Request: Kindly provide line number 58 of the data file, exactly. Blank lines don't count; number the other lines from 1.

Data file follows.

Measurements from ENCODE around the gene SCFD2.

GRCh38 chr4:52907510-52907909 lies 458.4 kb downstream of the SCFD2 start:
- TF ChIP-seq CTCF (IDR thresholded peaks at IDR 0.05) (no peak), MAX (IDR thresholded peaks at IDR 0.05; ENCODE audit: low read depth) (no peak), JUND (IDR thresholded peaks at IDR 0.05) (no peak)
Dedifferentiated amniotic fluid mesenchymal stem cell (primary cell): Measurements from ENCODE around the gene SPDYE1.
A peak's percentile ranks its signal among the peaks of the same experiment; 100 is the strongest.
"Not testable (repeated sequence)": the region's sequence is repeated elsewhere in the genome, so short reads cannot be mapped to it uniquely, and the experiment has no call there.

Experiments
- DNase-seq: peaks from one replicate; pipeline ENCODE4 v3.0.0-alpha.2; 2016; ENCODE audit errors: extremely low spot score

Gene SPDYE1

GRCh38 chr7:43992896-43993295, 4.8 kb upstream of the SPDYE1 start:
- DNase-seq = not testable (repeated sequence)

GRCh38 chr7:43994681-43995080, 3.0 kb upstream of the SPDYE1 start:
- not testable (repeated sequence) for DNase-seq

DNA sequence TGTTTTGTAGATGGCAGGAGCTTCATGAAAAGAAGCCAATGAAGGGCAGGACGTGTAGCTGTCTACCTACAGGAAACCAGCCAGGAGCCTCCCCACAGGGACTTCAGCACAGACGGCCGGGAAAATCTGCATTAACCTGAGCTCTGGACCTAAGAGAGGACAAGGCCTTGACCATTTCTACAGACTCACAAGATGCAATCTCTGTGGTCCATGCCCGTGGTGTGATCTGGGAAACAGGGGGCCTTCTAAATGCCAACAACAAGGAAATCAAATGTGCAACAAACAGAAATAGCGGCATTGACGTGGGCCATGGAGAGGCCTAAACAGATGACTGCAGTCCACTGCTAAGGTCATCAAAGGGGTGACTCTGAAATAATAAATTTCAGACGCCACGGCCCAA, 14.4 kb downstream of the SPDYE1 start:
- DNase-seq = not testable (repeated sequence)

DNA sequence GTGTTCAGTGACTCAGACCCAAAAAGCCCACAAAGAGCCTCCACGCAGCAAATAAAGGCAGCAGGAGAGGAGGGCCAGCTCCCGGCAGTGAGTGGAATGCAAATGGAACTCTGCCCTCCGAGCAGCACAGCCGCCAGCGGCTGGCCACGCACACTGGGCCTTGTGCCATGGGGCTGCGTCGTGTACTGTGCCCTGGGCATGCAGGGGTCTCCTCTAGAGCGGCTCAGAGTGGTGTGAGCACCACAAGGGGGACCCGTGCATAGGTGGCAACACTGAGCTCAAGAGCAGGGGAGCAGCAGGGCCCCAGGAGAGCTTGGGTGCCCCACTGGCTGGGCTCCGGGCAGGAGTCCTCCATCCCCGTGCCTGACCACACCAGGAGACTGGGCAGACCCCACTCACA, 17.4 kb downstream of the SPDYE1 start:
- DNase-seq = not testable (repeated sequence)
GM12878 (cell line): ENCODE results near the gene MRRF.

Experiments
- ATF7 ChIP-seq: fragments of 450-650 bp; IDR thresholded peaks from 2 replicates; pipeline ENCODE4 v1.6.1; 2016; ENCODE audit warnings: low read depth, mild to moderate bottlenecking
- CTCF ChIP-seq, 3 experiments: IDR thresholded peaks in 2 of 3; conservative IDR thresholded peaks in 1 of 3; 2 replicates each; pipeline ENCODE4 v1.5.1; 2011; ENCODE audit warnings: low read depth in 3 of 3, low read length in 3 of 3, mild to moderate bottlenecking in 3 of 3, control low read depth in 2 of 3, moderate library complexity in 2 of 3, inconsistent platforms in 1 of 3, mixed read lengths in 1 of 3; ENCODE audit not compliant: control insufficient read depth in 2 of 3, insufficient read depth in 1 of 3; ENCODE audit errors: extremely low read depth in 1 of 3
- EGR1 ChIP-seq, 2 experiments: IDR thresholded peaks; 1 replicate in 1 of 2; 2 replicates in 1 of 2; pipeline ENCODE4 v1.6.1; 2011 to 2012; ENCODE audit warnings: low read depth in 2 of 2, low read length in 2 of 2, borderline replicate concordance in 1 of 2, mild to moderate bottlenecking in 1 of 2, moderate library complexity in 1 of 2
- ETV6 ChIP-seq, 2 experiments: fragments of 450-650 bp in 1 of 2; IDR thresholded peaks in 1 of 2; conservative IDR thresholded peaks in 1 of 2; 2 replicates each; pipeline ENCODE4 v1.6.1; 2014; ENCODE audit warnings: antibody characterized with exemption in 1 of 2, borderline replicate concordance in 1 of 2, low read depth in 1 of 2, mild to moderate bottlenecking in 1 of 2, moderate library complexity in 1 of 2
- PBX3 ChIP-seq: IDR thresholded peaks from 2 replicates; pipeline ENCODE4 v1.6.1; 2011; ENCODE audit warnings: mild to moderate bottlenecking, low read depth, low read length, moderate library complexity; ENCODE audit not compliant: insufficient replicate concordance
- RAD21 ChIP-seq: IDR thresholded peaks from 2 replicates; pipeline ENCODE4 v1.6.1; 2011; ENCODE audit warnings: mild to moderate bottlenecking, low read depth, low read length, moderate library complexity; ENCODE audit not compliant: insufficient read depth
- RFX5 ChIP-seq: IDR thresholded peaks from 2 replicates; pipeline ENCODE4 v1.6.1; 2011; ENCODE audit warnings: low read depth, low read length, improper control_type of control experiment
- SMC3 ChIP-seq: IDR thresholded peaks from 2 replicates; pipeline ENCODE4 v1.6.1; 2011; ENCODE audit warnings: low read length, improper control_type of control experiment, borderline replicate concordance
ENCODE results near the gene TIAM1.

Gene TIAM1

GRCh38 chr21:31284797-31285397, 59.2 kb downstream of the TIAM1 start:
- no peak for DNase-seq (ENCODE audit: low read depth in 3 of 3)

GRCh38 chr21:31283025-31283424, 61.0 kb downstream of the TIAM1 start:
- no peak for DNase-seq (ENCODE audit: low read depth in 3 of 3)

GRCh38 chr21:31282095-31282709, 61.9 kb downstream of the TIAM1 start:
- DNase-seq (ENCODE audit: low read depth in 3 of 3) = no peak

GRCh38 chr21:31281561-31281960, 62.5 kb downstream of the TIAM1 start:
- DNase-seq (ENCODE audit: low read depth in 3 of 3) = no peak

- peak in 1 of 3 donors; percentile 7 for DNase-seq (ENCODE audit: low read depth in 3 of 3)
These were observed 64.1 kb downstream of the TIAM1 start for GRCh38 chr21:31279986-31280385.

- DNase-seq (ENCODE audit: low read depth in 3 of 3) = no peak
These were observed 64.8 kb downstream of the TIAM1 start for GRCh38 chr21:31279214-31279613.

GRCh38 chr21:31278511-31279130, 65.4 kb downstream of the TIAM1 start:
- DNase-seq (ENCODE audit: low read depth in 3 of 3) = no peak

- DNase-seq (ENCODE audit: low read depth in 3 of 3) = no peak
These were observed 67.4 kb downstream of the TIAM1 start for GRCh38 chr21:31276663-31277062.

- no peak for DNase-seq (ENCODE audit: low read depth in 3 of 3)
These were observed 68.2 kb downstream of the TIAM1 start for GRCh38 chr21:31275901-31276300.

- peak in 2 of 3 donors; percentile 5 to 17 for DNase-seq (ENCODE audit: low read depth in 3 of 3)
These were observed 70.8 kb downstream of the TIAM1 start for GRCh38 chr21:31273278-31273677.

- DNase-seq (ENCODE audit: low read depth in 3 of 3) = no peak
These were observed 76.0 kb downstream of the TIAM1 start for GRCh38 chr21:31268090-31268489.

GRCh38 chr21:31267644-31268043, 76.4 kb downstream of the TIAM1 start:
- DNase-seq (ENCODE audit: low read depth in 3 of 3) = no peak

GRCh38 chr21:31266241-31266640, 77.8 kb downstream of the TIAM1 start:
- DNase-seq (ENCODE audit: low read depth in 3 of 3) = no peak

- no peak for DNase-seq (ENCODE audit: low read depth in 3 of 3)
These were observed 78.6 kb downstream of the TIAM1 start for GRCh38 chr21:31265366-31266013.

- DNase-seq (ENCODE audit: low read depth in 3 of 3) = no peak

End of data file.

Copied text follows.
- DNase-seq (ENCODE audit: low read depth in 3 of 3) = no peak